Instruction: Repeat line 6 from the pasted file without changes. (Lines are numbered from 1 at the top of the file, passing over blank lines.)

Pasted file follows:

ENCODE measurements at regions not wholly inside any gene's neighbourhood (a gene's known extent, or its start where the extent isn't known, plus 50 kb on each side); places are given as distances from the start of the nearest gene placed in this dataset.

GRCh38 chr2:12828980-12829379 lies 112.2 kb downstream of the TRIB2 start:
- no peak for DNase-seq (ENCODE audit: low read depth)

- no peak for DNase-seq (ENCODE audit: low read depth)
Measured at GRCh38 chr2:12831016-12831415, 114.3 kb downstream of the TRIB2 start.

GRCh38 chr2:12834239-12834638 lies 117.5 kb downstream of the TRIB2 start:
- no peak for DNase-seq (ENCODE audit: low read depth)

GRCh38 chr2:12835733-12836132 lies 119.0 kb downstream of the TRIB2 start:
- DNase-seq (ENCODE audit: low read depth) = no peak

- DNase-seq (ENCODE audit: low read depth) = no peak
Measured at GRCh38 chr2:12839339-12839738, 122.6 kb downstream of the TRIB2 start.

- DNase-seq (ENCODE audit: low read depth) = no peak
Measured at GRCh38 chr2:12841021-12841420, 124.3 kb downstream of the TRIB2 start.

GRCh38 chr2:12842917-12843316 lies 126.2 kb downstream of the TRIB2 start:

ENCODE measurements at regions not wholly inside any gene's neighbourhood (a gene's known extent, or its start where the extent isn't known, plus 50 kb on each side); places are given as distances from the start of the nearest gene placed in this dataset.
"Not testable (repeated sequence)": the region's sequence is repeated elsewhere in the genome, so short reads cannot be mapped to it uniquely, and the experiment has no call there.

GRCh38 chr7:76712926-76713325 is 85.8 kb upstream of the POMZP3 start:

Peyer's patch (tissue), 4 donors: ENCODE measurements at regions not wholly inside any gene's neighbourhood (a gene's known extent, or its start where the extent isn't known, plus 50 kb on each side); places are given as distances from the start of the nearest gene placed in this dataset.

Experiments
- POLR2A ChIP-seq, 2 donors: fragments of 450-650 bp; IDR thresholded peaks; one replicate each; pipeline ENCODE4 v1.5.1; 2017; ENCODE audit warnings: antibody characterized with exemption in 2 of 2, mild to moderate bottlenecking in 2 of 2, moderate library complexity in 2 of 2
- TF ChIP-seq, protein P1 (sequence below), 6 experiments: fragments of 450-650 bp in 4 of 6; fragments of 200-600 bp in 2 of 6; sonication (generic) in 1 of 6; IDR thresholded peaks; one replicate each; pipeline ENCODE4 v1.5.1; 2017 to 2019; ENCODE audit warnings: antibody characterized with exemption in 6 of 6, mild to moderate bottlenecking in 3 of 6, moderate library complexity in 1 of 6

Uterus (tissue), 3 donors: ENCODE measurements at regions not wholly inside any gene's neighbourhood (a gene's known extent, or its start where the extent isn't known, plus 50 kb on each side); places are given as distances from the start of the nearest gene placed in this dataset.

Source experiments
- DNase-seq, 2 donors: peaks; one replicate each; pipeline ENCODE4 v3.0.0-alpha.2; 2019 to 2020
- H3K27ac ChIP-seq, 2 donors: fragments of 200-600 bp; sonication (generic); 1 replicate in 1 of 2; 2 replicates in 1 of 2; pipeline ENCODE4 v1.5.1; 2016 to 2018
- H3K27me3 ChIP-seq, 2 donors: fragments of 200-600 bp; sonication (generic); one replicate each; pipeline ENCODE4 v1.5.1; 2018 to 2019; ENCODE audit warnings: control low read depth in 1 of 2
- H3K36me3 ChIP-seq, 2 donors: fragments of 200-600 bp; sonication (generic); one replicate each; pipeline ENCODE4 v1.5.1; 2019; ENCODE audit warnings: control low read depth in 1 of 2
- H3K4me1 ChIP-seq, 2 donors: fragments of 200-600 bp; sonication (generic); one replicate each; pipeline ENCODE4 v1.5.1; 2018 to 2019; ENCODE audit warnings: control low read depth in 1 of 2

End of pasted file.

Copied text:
GRCh38 chr2:12834239-12834638 lies 117.5 kb downstream of the TRIB2 start: